The "Cold Process" method is often used to make soap from lye. The lye is mixed with water, and then base oils, butters and fragrances are added. The gradual chemical reaction between the lye and the fats eventually produces a solid soap.[5]

The ancient use of lye for soap-making and as a detergent is the origin of the English word, deriving from Proto-Germanic *laugo and ultimately from the Proto-Indo-European root *leue-, "to wash." Relatives in other Germanic languages, besides their words for lye, include the Scandinavian languages' words for Saturday (laugardagur, lördag, lørdag).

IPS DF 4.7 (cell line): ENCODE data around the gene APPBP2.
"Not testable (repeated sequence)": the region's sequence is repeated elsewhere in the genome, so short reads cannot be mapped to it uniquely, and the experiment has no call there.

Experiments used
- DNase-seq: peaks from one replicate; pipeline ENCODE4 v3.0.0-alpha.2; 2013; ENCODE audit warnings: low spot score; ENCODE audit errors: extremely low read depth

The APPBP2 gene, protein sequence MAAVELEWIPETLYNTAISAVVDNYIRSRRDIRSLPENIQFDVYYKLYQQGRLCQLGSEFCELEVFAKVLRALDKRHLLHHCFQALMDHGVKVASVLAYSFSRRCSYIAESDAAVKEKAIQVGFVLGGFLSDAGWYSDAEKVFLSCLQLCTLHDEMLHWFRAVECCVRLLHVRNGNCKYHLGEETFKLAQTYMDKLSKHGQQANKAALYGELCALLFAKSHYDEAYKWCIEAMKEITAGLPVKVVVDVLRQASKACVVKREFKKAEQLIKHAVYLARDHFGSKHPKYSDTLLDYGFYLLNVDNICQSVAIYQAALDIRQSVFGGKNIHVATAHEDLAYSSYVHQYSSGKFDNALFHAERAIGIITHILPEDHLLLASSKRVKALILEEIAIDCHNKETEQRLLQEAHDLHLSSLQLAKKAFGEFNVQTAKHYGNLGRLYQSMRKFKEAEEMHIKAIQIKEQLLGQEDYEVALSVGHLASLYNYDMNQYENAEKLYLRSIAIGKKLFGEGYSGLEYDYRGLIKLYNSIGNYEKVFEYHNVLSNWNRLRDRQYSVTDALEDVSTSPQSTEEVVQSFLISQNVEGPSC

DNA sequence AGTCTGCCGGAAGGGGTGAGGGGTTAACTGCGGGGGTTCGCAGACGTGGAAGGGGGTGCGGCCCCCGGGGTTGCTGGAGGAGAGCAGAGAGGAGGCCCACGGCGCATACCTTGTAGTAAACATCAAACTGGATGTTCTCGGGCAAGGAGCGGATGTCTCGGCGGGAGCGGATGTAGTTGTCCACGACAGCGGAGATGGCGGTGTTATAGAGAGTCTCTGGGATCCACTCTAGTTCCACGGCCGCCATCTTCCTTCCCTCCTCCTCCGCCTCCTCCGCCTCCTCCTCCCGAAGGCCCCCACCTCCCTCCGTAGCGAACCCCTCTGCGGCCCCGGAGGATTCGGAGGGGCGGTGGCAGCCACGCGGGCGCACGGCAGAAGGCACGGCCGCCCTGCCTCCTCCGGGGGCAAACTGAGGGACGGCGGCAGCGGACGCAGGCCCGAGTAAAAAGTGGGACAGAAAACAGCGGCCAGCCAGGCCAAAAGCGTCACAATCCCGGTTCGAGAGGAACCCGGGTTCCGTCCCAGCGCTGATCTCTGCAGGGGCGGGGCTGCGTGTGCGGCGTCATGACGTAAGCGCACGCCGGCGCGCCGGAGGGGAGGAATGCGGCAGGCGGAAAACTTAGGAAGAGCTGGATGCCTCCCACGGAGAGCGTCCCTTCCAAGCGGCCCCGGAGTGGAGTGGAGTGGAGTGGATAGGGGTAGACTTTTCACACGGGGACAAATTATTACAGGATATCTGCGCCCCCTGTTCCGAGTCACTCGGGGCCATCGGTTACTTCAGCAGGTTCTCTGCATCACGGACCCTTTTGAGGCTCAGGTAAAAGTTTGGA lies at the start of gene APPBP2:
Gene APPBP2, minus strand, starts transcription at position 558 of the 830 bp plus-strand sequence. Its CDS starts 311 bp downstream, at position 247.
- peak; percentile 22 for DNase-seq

Household uses

Lyes are also valued for their cleaning effects. Sodium hydroxide is commonly the major constituent in commercial and industrial oven cleaners and clogged drain openers, due to its grease-dissolving abilities. Lyes decompose greases via alkaline ester hydrolysis, yielding water soluble residues that are easily removed by rinsing.

Illegal uses

Lyes have been used for removing the ink from $1 bills with the intent of reusing the fabric for counterfeit bills of a higher denomination, such as $100 bills.[citation needed]

Lye is also an important ingredient for the illegal synthesis of substituted amphetamines.

Tissue digestion